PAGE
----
career chaptersMy career life has chapters. I didn’t initially realize this until I made a career shift over twenty years ago. After this change, I began thinking about what would be next, especially as I got closer to the other end of the age spectrum.

Thinking about your career life in terms of chapters helps living with a sense of purpose. The average life expectancy in the United States is about 79 years old. At 22 years old, it is challenging to know what your longer term purpose is. We set a direction with little thought, yet we begin. Early on, I knew that at some point past 50, my career life may be ready for a new chapter. I am beginning that chapter now.

Jumping ahead in a book is rarely a good idea. We need the patience for the story to develop. No different here. Since this “book” is about career stories, we can skip the early years and jump to my first chapter.

Chapter 1: My Political Career

One soul spark came during Boys State, which led to my undergraduate major of Government & International Affairs. During college, I was involved in political campaigns and organizations. I also pursued two internships. My first was with the mayor’s office in Sioux Falls, South Dakota, and the second was with U.S. Senator Jim Abdnor.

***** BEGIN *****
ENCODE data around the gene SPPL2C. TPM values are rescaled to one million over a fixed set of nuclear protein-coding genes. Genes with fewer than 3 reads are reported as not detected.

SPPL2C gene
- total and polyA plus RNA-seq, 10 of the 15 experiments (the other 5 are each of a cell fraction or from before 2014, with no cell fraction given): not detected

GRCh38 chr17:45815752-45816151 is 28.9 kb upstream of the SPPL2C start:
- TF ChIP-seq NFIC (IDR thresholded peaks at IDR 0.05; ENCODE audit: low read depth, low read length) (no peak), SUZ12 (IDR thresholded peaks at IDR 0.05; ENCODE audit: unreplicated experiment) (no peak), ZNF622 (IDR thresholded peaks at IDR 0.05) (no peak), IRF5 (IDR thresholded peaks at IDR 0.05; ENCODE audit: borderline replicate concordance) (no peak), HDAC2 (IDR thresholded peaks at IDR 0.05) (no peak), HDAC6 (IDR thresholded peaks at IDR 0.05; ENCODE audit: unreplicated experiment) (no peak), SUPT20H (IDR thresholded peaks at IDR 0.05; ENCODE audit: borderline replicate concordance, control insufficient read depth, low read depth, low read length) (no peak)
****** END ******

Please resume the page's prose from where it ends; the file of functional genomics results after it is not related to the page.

Interning at the mayor’s office was interesting. At Augustana University, each January, we had the opportunity to pursue an internship, travel, or take a class. Before one January, I called the mayor’s office and asked about an internship. When I told them I would work free full-time for one month, I was hired.

Working in city government is like no other. All issues are very local – from potholes to concert complaints to zoning. Problems cannot be kicked down the road. Local governments solve problems, and I enjoyed participating and observing. At the end of January, I was asked to stay on part-time and get paid. Not a bad way to get a job and learn more.